In 1991, Florida State University film students Reb Braddock and John Maass made a short called “Curdled” starring fellow student Angela Jones. The movie came to the attention of Quentin Tarantino when he saw it at a film festival; he was so impressed by Jones’ performance that he cast the then-unknown actor in 1994’s “Pulp Fiction.”
Jared Hess made his 2003 short “Peluca” for a course assignment at Brigham Young University, and he cast classmate Jon Heder as the main character. Hess adapted the film into 2004 cult classic “Napoleon Dynamite,” with Heder portraying the wolverine-hunting, liger-loving Napoleon.
Considering the sheer amount of college film programs out there, actors usually don’t have to expend much effort to land a role in a student production. Here are common resources undergrad and graduate filmmakers use to cast their projects.
- Social networks: Many student filmmakers use social media sites to find actors for their films. Try using the name of your city or local schools and “audition” as search terms, and you’ll likely find a variety of student film pages and opportunities.
- Industry connections: Some budding directors and screenwriters attend plays to find promising talent; they also often use actors from their school’s drama department. They may even hire casting directors or contact agents to help them find their stars.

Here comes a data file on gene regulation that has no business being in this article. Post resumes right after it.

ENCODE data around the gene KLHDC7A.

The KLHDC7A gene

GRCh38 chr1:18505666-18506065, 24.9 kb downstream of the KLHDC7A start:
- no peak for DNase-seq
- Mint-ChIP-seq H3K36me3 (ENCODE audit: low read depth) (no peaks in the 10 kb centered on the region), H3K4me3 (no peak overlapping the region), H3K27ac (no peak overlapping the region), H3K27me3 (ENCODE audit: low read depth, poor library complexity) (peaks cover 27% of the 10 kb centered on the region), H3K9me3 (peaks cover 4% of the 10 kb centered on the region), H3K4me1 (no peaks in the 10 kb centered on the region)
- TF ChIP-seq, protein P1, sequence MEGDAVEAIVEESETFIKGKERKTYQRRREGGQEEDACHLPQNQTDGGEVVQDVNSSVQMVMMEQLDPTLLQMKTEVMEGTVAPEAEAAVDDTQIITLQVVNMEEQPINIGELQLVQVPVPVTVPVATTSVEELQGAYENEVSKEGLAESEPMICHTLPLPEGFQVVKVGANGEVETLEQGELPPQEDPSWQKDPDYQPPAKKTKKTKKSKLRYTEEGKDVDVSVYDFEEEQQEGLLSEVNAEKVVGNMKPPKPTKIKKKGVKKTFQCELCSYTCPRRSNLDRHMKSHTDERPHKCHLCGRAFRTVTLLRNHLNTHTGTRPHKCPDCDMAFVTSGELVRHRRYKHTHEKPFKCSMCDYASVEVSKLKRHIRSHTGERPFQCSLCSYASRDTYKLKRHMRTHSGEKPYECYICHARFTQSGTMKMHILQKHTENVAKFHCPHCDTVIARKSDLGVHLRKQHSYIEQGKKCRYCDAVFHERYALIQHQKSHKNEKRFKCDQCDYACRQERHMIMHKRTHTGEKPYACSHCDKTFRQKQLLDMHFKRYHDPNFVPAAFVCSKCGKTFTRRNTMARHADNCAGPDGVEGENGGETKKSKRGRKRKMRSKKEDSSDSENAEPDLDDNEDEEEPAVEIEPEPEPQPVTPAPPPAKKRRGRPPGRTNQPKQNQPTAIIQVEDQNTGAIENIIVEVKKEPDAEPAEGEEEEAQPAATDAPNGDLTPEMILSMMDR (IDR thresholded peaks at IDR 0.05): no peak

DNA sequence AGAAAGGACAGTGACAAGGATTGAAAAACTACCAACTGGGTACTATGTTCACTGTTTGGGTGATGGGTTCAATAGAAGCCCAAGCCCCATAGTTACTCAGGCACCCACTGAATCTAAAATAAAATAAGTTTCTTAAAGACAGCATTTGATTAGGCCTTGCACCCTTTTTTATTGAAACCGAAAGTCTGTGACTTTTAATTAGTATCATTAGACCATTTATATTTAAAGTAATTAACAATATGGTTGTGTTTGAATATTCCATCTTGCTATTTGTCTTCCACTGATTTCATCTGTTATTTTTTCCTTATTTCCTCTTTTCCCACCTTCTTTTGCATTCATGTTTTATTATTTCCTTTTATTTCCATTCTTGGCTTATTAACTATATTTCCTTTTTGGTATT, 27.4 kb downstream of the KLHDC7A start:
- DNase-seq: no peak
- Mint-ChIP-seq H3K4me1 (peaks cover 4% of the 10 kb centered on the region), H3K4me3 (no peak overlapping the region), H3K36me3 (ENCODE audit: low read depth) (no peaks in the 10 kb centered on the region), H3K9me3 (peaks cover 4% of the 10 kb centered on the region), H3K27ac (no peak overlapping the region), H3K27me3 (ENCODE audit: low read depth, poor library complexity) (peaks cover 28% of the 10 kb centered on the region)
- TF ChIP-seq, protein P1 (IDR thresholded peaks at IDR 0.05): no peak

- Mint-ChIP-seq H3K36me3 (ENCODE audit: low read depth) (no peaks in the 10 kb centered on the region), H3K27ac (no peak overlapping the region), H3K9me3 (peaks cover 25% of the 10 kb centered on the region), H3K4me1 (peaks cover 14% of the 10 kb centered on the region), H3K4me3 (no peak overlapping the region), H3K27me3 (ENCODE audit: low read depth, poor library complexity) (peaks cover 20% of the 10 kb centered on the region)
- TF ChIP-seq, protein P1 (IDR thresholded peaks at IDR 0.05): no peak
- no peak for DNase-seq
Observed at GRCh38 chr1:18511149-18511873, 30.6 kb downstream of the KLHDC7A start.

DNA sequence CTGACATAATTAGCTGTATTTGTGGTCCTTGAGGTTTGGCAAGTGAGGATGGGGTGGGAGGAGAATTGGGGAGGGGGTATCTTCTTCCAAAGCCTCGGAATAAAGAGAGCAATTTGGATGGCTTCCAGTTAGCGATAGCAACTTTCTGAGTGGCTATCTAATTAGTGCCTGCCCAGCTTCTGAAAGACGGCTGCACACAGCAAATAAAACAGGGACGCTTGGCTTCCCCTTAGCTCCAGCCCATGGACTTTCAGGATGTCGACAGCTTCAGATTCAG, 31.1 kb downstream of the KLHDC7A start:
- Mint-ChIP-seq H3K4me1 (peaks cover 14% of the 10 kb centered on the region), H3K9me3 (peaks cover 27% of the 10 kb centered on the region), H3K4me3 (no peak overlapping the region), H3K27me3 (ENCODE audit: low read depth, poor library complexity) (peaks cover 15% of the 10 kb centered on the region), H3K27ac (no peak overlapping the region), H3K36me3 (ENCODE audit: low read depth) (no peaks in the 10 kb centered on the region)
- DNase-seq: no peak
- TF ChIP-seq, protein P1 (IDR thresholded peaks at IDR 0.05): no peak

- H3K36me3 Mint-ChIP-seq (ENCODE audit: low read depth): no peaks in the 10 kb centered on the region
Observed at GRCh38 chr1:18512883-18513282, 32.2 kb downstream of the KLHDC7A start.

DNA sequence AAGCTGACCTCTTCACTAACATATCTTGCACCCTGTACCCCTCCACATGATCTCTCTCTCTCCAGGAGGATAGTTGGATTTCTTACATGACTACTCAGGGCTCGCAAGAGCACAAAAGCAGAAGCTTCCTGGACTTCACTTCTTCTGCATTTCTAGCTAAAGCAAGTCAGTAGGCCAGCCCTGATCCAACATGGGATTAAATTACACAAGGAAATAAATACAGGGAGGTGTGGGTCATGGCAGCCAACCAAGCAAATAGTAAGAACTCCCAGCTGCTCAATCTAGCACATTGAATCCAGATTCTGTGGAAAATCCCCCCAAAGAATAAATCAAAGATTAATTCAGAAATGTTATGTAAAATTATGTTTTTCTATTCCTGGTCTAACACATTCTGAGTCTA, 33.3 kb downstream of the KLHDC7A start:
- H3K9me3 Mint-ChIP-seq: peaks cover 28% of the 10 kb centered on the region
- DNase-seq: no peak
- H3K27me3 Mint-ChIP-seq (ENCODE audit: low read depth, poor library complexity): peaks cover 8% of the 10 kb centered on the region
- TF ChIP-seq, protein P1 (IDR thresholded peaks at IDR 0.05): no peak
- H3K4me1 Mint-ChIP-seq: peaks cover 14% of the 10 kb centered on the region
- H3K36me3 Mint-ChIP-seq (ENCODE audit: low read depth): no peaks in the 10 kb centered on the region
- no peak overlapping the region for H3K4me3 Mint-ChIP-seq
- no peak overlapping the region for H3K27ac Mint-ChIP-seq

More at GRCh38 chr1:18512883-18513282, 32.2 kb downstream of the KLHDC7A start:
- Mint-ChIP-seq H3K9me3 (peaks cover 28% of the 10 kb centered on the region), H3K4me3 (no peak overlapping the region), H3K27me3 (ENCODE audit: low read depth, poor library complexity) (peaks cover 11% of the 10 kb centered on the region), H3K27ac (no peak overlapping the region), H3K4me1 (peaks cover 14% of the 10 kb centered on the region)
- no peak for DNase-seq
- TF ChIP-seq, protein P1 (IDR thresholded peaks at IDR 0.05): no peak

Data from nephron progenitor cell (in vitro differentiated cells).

- Casting databases: You can find plenty of calls for student films on Backstage and similar resources.
- Previous collaborators: As with any director, students tend to rehire actors they’ve worked with before. Make a good impression the first time around, and you may find yourself being asked to perform in a student’s subsequent films.
It can lead to other roles
An actor who delivers a solid performance and vibes well with the crew will often nab roles in a string of movies within the same program, with each project leading directly to the next. If other students see these projects and are impressed, they might reach out to you to star in their films as well. Of course, not every film student is going to become wildly successful; still, it’s a good idea for actors to keep in touch with any talented individuals they meet, no matter how young. You never know who might hit it big one day.
Room to explore
According to director David Irving, who teaches film at New York University, acting in college productions provides an opportunity for performers to “develop their craft, building a character shot-by-shot.”
The backgrounds and experience levels of performers on student films vary widely, creating a dynamic atmosphere on set. This kind of environment can keep you fresh and nimble thanks to the shared sense of learning and exploration. What’s more, the lower stakes of student projects mean that actors can feel freer to try new things and learn from their mistakes. It’s an exploratory process for everyone involved, with the added benefit that the finished project just might end up being a work of art.